4 essential nutrients you might be missing out on, according to experts
OK, considering the sheer number of nutrients and micronutrients available in the human diet—about three dozen altogether—many of us are doing a pretty decent job at consuming adequate amounts of most of them. Still, in the recently released 2020-2025 Dietary Guidelines for Americans, four essential nutrients were namechecked as needing some extra attention.
In the report, calcium, potassium, dietary fiber, and vitamin D were all identified as underconsumed in the U.S., which means you might not be getting the amount your body needs to function at its best. The good news: Boosting your intake of these nutrients is simple—not to mention delicious!—once you know which foods contain them.
Read on to learn why these four nutrients are important for good health, along with expert advice for boosting your intake and helpful information on dietary supplements in case you need extra support.
As a mineral and an electrolyte, potassium helps power nearly every process in our bodies. It supports kidney health and plays a significant role in nerve and muscle function. Potassium is also critical for maintaining healthy blood pressure, explains registered dietitian Jaclyn London, M.S., R.D., C.D.N. “It’s the primary biochemical ‘counterbalance’ to sodium, which the Dietary Guidelines identify as an over-consumed nutrient in the U.S.—largely through salty foods,” London notes. Here’s how potassium helps: Whereas sodium constricts blood vessels—causing the body to work harder in transporting blood and oxygen—potassium helps optimize blood flow. A 2013 review published in the Mayo Clinic Proceedings found that decreasing sodium and increasing potassium may help lower the risk of hypertension and heart disease.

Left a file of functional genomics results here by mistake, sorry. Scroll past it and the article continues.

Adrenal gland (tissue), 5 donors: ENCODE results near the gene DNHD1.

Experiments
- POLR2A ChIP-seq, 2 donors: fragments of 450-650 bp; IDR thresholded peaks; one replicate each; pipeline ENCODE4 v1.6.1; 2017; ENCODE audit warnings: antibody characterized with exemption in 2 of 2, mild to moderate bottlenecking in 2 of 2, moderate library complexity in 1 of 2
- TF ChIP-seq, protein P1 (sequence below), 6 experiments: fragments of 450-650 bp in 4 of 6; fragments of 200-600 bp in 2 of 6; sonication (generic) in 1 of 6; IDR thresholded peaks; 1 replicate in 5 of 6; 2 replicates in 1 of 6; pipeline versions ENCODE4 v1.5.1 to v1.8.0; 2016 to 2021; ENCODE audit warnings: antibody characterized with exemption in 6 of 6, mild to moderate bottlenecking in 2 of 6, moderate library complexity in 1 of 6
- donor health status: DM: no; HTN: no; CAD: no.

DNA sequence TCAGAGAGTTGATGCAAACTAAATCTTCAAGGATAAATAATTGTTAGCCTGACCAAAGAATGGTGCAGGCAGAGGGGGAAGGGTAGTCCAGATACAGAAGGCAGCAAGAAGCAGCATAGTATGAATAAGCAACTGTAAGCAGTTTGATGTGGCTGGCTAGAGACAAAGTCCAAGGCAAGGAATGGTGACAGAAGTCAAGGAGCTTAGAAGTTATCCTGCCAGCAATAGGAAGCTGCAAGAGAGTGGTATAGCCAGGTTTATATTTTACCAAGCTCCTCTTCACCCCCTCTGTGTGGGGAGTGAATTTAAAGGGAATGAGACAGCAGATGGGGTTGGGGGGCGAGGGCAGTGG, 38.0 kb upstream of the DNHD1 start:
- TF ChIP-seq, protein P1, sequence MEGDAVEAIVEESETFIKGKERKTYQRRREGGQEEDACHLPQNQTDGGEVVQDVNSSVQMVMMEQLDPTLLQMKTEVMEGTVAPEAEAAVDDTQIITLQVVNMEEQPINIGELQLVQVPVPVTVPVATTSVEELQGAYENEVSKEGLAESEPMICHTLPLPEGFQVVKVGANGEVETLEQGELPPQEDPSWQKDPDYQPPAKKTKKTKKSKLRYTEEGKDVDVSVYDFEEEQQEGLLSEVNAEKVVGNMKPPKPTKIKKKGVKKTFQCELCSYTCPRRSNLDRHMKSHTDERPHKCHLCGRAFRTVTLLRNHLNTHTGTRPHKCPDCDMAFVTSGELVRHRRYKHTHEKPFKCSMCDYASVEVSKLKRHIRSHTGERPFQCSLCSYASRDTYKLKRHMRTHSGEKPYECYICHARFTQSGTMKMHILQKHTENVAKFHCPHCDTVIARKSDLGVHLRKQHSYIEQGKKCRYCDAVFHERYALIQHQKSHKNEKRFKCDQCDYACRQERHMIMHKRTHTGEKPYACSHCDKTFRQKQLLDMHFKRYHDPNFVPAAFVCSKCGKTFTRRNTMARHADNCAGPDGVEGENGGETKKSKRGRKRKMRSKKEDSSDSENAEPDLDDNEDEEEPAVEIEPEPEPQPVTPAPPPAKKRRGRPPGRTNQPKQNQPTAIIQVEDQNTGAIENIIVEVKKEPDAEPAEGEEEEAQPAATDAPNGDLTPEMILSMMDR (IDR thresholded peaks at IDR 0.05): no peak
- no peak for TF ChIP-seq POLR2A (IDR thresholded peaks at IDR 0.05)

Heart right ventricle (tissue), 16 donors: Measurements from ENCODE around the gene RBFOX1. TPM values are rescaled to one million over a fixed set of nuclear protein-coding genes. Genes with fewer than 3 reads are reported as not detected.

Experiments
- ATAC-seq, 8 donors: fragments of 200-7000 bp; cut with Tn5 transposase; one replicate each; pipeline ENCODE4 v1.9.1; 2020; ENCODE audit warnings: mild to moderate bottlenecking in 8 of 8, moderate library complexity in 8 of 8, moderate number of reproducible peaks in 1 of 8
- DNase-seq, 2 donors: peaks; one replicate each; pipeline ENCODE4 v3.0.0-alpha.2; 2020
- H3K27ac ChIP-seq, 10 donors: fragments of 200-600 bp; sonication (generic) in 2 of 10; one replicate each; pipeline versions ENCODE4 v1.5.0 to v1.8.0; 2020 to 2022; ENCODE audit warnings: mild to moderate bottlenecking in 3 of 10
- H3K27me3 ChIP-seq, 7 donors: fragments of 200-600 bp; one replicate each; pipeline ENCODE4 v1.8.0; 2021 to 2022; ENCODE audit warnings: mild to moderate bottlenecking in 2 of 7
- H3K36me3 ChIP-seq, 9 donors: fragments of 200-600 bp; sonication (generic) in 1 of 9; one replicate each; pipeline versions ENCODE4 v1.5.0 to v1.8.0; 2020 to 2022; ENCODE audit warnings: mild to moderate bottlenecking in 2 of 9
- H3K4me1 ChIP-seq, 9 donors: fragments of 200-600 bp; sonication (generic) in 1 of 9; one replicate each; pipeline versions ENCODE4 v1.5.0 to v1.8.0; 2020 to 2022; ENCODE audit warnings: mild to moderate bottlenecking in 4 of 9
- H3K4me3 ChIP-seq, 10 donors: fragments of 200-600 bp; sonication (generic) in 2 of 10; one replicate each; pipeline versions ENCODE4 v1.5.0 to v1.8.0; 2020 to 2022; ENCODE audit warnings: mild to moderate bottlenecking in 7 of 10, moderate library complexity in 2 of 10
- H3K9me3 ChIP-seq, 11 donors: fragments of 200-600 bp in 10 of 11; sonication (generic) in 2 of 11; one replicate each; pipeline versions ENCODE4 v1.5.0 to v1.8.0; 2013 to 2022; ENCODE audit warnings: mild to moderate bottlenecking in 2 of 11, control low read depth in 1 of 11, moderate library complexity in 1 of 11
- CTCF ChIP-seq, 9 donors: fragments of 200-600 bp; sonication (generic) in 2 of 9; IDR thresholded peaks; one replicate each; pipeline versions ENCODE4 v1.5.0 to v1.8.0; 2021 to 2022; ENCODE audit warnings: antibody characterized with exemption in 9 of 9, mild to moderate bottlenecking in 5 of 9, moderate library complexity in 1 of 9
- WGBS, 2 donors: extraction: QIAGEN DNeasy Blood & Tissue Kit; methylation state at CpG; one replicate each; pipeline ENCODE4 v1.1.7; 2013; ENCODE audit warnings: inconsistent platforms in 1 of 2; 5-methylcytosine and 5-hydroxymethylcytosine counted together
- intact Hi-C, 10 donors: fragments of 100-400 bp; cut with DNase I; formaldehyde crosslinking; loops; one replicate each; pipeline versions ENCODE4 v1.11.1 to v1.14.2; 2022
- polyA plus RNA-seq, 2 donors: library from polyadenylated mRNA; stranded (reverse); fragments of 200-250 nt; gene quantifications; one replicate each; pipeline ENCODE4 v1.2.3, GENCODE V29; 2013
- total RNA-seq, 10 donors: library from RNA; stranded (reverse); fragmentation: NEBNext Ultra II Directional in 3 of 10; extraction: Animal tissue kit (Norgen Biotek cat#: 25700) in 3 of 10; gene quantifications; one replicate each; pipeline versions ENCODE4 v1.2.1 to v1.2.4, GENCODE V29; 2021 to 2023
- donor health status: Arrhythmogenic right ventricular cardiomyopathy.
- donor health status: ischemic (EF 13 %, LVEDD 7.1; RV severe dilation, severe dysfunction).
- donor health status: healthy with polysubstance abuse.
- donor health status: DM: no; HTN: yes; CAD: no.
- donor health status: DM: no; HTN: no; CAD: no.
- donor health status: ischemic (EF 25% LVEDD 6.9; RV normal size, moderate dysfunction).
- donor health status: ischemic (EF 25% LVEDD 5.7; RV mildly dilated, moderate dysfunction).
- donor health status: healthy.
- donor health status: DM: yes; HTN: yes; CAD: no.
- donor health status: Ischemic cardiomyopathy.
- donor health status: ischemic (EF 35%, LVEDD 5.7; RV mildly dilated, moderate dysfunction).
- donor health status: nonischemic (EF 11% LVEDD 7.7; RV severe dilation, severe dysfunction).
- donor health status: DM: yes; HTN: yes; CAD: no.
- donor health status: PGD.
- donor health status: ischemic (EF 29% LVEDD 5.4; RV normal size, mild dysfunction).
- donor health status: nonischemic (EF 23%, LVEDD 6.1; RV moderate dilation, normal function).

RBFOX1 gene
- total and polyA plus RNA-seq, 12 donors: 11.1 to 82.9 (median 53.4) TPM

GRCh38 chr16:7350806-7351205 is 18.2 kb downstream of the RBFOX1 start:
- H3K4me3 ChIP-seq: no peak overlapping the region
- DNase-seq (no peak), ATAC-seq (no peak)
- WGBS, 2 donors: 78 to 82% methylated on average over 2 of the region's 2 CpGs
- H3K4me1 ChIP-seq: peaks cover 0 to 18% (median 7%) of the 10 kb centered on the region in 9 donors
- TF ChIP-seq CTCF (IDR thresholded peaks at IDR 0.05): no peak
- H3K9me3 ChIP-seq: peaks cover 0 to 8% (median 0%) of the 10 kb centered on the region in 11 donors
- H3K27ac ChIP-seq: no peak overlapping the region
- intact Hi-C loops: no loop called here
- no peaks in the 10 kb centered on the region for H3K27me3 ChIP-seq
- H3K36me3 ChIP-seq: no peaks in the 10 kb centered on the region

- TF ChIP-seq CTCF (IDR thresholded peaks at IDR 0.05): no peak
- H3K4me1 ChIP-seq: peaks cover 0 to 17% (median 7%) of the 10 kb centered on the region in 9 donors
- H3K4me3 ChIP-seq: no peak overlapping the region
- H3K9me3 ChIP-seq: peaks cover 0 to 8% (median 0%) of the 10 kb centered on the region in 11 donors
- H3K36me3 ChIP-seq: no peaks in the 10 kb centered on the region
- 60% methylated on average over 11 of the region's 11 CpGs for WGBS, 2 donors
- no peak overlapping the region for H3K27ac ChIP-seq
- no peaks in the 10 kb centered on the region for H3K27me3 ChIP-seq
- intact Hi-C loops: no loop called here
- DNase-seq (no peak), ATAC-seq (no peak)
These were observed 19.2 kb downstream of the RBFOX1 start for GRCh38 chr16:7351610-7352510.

Potassium intake in the U.S.
The daily recommended intake of potassium is 2,600 mg to 3,400 mg per day for adults, depending on sex. As for how much we’re actually getting, women over the age of 20 consume 2,324 mg per day on average, compared to men’s 2,937 mg, according to the 2017–2018 National Health and Nutrition Examination Survey (NHANES).
At the population level, that means we’re not too far off the mark. Still, it pays to stay on top of intake. “Not eating enough potassium may cause muscle weakness or tingling, and could contribute to high blood pressure, fatigue, irregular heart beat, and more,” says Melissa Majumdar, M.S., R.D., L.D.N., a registered dietitian and national spokesperson for the Academy of Nutrition and Dietetics.